Thursday, April 24, 2008

Clean, Cheap, Unlimited Energy: Why You Can't Have It

Imagine an energy source that is unlimited, clean, safe, and available now. An energy source that is so scalable, it can be used to power anything from an 18-wheel truck to a city the size of New York. An energy source for which all the science and most of the engineering has already been done. An energy source so clean that it has a zero carbon and nuclear footprint. An energy source so safe, you could put an infant care center next door to it. An energy source that can be retrofitted to every fossil fired or nuclear fired power plant on the planet. An energy source for which you'd pay a tiny fraction of what you pay today for electricity. A technology which the United States could export and earn trillions of dollars in foreign exchange credits.

Sound like a fairy tale? It's not. It's been available since October 2006, but the Bush Administration killed it because it needed the insignificant amount of money required to fund it's final engineering development for the Iraq War. What's worse, its inventor and project leader died in 2007.

Dr. Robert Bussard, the inventor of what's called the Polywell Farnsworth-fusor, was one of those rare individuals able to bridge the gap between theoretical physics and practical engineering. While at NASA, he developed a nuclear propulsion system that could have taken us at a fraction of current costs in a single-stage rocket from the surface of the Earth to the surface of Mars in two weeks and back again, instead of the months and billions required for multi-stage chemical rockets. It would have reduced our moon landings to day trips. That project was killed as a result of internecine warfare at NASA. NASA's big ticket contractors correctly saw the end of their costlier, less effective systems in that developed by Dr. Bussard and successfully lobbied to kill it. While still at NASA, Dr. Bussard also designed an interstellar ramjet that could propel a vessel to the stars. That, too, still sits somewhere on a forgotten NASA shelf.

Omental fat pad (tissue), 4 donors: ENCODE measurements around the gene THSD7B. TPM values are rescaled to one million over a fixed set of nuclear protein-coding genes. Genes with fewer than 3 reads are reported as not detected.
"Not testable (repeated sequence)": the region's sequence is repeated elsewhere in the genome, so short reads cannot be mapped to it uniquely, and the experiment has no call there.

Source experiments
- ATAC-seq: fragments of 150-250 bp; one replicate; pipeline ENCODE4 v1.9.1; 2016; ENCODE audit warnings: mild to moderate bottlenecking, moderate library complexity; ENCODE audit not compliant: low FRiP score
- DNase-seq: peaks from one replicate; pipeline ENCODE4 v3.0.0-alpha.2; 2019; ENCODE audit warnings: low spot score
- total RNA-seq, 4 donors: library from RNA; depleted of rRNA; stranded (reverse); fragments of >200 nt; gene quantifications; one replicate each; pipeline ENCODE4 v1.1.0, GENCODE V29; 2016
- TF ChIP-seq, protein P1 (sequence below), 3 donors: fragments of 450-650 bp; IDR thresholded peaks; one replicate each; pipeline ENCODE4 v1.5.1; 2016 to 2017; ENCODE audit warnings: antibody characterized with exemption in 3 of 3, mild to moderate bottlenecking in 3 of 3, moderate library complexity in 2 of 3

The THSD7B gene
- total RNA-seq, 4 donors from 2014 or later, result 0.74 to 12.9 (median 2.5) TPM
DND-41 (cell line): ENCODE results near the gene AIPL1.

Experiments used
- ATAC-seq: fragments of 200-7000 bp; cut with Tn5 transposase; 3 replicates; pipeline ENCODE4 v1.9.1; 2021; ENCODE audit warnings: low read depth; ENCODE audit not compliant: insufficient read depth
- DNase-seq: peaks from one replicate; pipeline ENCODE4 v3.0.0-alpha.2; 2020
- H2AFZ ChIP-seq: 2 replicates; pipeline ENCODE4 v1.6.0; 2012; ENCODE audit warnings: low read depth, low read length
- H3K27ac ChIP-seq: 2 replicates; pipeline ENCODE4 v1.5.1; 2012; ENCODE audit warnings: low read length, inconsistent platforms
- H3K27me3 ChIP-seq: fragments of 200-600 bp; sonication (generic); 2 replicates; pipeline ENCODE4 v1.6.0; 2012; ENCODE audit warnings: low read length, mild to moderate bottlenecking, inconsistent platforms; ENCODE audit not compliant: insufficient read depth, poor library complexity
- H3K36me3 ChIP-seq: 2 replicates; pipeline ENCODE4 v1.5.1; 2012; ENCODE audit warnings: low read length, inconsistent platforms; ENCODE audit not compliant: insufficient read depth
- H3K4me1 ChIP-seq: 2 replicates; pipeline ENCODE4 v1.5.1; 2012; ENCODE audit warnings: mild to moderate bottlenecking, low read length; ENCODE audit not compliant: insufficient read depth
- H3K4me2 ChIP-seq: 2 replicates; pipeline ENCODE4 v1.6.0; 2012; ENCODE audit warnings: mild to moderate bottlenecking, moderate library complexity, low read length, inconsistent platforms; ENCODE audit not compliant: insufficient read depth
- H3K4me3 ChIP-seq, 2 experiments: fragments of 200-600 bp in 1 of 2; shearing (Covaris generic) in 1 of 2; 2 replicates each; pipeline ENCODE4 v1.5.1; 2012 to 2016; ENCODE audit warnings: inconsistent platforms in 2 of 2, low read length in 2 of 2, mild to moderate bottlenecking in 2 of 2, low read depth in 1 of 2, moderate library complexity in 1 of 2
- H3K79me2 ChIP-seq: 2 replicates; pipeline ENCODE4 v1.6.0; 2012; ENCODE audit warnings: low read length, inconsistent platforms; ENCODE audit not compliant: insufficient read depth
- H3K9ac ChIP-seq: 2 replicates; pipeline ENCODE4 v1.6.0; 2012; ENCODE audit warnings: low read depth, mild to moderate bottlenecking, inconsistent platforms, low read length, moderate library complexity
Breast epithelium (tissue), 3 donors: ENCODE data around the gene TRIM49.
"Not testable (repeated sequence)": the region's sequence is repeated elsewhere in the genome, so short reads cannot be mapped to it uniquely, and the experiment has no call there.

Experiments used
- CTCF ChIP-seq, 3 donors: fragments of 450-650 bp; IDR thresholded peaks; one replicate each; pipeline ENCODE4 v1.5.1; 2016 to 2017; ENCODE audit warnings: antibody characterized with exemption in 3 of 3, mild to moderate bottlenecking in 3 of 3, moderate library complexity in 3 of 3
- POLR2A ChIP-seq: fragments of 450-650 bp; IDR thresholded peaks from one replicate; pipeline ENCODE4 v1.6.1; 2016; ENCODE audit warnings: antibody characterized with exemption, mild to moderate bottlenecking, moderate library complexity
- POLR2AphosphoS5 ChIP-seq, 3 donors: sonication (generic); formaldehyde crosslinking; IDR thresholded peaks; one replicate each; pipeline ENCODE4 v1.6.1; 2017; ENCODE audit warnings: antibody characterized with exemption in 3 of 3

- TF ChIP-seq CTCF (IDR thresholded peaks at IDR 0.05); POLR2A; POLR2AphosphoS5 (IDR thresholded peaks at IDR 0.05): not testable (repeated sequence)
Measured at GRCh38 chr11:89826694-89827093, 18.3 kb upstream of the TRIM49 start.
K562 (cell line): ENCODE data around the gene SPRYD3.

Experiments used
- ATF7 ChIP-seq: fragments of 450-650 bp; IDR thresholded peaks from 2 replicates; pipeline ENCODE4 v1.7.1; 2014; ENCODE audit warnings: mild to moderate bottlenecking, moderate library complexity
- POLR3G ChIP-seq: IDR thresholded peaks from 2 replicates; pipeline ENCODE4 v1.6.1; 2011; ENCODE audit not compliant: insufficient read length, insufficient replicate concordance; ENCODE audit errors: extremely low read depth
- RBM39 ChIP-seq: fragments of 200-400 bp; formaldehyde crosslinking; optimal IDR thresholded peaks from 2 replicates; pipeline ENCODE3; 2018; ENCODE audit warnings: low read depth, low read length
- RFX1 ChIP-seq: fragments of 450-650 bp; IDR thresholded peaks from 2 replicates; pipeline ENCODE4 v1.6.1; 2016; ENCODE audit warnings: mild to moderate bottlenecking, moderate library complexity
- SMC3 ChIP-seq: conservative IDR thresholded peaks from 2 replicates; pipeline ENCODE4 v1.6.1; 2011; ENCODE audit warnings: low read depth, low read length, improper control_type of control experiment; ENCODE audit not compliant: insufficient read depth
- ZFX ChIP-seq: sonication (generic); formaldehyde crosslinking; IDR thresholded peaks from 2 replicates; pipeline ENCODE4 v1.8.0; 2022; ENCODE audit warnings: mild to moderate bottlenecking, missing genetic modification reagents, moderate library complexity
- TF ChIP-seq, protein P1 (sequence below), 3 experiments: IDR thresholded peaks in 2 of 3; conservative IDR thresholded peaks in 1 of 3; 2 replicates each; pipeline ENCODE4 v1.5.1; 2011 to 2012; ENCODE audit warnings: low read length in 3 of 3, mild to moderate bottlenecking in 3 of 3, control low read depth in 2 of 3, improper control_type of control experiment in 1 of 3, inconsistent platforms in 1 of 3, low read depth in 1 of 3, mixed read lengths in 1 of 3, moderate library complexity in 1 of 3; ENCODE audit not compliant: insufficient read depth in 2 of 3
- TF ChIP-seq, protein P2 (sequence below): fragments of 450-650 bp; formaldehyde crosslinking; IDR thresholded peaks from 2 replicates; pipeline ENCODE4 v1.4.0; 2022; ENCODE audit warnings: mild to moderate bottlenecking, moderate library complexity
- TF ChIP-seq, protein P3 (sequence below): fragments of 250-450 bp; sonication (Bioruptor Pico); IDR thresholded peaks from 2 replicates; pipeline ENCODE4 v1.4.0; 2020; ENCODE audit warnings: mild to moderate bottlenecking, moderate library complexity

When the Navy decided it needed a smaller, safer power plant for its nuclear fleet, it hired Dr. Bussard to make it happen. He succeeded beyond their wildest dreams, coming up with the now scrapped fusion reactor that could have changed human society and history and saved the planet.

There are three obstacles that need to be surmounted before this technology can benefit us. The first are scientifically illiterate Washington politicians in Congress and the White House who seldom make wise decisions on anything more complex than bridges to nowhere. Next are the web of university and private research organizations that benefit from the non-performing but enormously lucrative big ticket programs administered by the Department of Energy. Finally, there are the private energy companies whose fossil fuel and nuclear products will be rendered obsolete by this new technology.

Taken together, these obstacles may well be insurmountable. It may take a private actor like a Warren Buffet or a Bill Gates to provide the roughly $200 million required to fund a demonstration project. Make no mistake, however. If this is funded in the private sector, whoever steps up to the plate will become not only a social icon but the planet's first trillionaire.

For a good explanation of Dr. Bussard's technology, see the WikiPedia article on the Polywell Farnsworth-fusor (also known as Electrostatic Confinement Fusion).

Before he died, Dr. Bussard gave a talk to Google employees about his new fusion technology:



Listen also to this earlier interview.

Dr. Bussard's original website: http://www.emc2fusion.org.

Del.icio.us Digg Stumble Upon Toolbar propeller Furl

2 comments:

buy viagra said...

Thanks for this information is really useful. This blog is amazing!!!!
http://www.xlpharmacy.com/viagra/online.php
http://www.xlpharmacy.com/viagra/generic.php

extreme bondage sex said...

Very interesting! I have no expert, but I want have to know more and more, on your blog just interesting and useful information.